The study has been one of the first in the literature to propose an integrated theoretical model in the investigation of the determinants of acceptance and resistance to the use of MCTA in a single study, thereby increasing the scientific understanding of the factors that can facilitate or inhibit individuals from engaging in the use of a protection technology during a pandemic situation.

Peer review

The peer review history for this article is available at: https://publons.com/publon/10.1108/OIR-10-2021-0533

Details

Online Information Review, vol. 48 no. 1
Type: Research Article
ISSN: 1468-4527

Keywords

Book part
Publication date: 15 October 2013

Violaine Roussel

In the context of the protest against the recent Iraq War, some art and entertainment celebrities have used their access to mass media to publicly contest the legitimacy of…

Abstract

In the context of the protest against the recent Iraq War, some art and entertainment celebrities have used their access to mass media to publicly contest the legitimacy of governmental action. By doing so, they have turned themselves into new spokespeople, claiming to be more authentic intermediaries for the will of the voiceless. This paper – based on sociological interviews with various types of art professionals – focuses on how these representational claims were constituted and how they competed, objectively and sometimes explicitly, with the prerogatives that politicians hold by virtue of their election. I first analyze the public posture adopted by the artists. They fashioned themselves into “celebrity citizens,” which enabled them to assume a role of popular representation while maintaining a clear separation between this public function and their regular professional activity, in their particular art world. They based their legitimacy to talk politics on their access to and influence over extended audiences. The second section of this paper analyzes how the public of the arts is thus symbolically converted into a political public. In giving themselves a mission of political and civic education, the artists participated in publicly designing and promoting a new model of the “good citizen” mirroring their reinvention of the “good representative.”

Details

Voices of Globalization
Type: Book
ISBN: 978-1-78190-546-3

Open Access
Article
Publication date: 11 June 2021

Ben Odigbo, Felix Eze, Rose Odigbo and Joshua Kajang

Background: This work is a situation analysis of reported human rights abuses that have characterized the COVID-19 controls and lockdown in some countries of the world. This is as…

Abstract

Background: This work is a situation analysis of reported human rights abuses that have characterized the COVID-19 controls and lockdown in some countries of the world. This is as documented by reliable mass media sources, relevant international organizations and human rights non-governmental organizations between January 2020 to April 2020.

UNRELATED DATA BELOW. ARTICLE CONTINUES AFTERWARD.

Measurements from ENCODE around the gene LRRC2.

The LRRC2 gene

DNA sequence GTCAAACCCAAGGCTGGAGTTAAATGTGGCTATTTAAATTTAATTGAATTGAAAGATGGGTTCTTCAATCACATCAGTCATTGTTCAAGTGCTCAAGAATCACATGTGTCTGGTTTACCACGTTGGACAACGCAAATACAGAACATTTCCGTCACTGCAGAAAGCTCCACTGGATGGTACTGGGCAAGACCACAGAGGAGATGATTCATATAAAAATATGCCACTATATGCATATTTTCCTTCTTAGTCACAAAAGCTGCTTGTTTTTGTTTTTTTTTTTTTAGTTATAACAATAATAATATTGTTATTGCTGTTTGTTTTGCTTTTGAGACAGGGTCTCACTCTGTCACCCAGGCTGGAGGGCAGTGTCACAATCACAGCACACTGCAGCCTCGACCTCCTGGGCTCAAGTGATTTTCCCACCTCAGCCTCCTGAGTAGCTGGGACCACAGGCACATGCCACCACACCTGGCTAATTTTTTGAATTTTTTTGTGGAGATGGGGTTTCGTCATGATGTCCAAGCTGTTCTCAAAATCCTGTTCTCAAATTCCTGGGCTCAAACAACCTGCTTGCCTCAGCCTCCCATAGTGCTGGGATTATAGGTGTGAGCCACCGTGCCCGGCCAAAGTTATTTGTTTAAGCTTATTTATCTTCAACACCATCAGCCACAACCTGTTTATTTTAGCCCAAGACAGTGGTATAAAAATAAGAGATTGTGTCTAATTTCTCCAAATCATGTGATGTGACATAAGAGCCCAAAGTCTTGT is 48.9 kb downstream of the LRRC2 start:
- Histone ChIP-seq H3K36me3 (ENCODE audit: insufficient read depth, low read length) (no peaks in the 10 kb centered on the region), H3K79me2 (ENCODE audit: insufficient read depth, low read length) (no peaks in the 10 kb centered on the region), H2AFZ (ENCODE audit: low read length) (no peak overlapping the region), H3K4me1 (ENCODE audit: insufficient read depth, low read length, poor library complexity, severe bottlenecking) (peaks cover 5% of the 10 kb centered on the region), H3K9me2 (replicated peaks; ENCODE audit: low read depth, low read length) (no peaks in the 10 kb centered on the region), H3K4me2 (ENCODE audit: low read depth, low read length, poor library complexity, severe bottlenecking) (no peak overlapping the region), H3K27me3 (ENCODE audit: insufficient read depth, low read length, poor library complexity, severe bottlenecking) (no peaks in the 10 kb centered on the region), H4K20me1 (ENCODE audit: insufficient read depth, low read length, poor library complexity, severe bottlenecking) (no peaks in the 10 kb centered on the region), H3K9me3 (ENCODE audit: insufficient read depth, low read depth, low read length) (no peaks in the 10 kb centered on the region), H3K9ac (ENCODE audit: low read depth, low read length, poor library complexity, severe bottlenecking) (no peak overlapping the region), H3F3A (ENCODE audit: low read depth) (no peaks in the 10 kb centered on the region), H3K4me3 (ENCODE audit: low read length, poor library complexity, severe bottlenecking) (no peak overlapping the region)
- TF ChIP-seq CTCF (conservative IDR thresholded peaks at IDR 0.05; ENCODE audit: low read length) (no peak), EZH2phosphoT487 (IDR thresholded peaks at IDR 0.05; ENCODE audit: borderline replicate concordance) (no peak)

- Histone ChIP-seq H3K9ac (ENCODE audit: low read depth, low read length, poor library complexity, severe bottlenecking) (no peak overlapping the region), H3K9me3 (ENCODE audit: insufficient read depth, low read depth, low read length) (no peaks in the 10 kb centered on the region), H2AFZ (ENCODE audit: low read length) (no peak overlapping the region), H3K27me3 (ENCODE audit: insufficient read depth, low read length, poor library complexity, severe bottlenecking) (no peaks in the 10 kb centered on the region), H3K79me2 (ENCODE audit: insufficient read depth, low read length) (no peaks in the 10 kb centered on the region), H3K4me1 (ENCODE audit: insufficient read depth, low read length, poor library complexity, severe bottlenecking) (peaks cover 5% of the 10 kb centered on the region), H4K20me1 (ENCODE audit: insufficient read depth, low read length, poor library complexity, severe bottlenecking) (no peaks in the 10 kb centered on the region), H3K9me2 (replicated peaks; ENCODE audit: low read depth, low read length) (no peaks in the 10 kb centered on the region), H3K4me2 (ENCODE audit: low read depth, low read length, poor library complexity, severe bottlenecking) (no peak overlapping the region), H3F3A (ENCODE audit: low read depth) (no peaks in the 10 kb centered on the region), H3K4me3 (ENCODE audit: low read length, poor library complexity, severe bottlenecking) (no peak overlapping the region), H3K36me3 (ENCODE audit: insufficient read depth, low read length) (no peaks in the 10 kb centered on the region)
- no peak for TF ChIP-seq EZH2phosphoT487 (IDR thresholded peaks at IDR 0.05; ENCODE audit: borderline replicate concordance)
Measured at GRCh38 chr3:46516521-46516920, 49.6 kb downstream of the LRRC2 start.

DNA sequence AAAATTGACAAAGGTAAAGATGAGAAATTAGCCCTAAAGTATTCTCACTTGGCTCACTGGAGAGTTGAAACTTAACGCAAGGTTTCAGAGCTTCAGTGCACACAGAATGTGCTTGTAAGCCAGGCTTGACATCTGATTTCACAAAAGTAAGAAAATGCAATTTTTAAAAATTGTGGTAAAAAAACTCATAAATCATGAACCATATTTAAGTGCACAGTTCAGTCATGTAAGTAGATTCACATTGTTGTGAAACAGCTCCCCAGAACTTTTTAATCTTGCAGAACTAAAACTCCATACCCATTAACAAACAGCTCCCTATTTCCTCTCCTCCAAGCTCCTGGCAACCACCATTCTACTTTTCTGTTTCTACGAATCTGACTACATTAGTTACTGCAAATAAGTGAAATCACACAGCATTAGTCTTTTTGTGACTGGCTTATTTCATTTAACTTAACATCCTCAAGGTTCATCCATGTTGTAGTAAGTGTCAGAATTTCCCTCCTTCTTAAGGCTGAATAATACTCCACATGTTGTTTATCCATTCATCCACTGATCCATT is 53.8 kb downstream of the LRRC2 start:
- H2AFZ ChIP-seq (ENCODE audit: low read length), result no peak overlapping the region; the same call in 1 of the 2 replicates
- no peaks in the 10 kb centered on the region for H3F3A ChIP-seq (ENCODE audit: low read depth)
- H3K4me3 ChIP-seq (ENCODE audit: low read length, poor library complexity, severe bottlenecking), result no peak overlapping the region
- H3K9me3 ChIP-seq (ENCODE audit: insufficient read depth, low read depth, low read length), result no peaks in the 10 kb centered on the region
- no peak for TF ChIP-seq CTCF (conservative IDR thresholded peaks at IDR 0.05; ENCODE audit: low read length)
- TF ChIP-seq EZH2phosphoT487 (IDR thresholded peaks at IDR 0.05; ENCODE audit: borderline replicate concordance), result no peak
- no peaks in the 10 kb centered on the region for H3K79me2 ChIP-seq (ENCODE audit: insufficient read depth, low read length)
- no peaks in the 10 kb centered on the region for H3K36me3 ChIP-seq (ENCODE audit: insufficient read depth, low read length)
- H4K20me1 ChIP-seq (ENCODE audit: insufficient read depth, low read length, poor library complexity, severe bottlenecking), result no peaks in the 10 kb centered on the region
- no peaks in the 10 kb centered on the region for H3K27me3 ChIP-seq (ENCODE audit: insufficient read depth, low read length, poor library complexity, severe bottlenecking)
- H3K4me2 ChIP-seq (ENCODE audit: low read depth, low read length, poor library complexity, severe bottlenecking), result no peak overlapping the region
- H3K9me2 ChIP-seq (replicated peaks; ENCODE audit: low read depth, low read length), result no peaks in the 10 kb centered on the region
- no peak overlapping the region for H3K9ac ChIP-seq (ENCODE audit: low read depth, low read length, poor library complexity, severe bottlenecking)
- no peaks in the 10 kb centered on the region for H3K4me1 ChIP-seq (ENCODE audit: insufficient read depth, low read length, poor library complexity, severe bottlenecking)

Methods: A combined content analysis, critical analysis, and doctrinal method is applied in this study in line with the reproducible research process. It is a secondary-data-based situation analysis study, conducted through a qualitative research approach.

Findings: The findings revealed among other things that: COVID-19 lockdowns and curfews' enforcement by law enforcement officers contravened some people's fundamental human rights within the first month. Security forces employed overt and immoderate forces to implement the orders. The lockdown and curfew enforcements were not significantly respectful of human life and human dignity. The COVID-19 emergency declarations in some countries were discriminatory against minorities and vulnerable groups in some countries.

Research limitations/implications: This report is based on data from investigative journalism and opinions of the United Nations and international human rights organizations, and not on police investigations or reports. The implication of the study is that if social marketing orientations and risk communication and community engagement attitudes were given to the law enforcement officers implementing the COVID-19 lockdowns and or curfews, the human rights and humanitarian rights breaches witnessed would have been avoided or drastically minimized.

Originality: The originality of this review is that it is the first to undertake a situation analysis of the COVID-19 lockdowns and curfews human rights abuses in some countries. The study portrayed the poor level of social marketing orientations and risk communication and community engagement attitudes amongst law enforcement officers, culminating in the frosty police-public relationships.

Details

Emerald Open Research, vol. 1 no. 4
Type: Research Article
ISSN: 2631-3952

Keywords